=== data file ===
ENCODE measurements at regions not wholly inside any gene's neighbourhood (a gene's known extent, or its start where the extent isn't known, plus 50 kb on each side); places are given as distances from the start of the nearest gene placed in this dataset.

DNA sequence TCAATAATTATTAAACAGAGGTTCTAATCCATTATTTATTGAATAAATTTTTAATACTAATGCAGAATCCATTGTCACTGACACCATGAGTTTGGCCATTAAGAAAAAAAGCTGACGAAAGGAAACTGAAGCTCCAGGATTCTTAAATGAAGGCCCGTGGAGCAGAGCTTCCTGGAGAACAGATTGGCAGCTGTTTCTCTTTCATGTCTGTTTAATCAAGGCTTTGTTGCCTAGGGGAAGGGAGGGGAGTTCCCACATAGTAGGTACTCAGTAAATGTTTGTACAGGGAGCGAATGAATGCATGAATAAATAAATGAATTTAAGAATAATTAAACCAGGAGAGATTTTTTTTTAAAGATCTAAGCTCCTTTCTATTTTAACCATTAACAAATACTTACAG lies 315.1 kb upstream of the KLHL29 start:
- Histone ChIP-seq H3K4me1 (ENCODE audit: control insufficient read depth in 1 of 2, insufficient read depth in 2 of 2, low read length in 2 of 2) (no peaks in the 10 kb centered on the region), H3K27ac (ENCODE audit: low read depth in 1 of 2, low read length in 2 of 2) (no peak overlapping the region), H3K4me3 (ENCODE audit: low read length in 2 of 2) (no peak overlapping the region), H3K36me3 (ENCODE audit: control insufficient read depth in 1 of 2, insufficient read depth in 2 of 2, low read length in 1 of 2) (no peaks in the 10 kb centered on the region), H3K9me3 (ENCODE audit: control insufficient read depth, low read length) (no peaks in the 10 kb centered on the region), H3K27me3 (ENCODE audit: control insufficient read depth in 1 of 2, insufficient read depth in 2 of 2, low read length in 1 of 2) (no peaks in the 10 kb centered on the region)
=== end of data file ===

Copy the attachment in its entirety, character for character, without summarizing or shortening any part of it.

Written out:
ENCODE measurements at regions not wholly inside any gene's neighbourhood (a gene's known extent, or its start where the extent isn't known, plus 50 kb on each side); places are given as distances from the start of the nearest gene placed in this dataset.

DNA sequence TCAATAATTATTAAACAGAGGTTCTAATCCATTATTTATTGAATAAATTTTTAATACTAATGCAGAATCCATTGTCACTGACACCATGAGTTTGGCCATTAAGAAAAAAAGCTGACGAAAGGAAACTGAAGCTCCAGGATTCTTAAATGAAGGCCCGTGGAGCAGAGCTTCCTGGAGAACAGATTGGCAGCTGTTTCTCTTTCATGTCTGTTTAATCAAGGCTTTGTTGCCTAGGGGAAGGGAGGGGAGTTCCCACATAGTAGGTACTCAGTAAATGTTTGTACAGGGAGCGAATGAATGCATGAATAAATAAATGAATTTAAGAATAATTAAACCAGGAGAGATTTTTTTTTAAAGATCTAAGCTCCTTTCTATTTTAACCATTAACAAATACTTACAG lies 315.1 kb upstream of the KLHL29 start:
- Histone ChIP-seq H3K4me1 (ENCODE audit: control insufficient read depth in 1 of 2, insufficient read depth in 2 of 2, low read length in 2 of 2) (no peaks in the 10 kb centered on the region), H3K27ac (ENCODE audit: low read depth in 1 of 2, low read length in 2 of 2) (no peak overlapping the region), H3K4me3 (ENCODE audit: low read length in 2 of 2) (no peak overlapping the region), H3K36me3 (ENCODE audit: control insufficient read depth in 1 of 2, insufficient read depth in 2 of 2, low read length in 1 of 2) (no peaks in the 10 kb centered on the region), H3K9me3 (ENCODE audit: control insufficient read depth, low read length) (no peaks in the 10 kb centered on the region), H3K27me3 (ENCODE audit: control insufficient read depth in 1 of 2, insufficient read depth in 2 of 2, low read length in 1 of 2) (no peaks in the 10 kb centered on the region)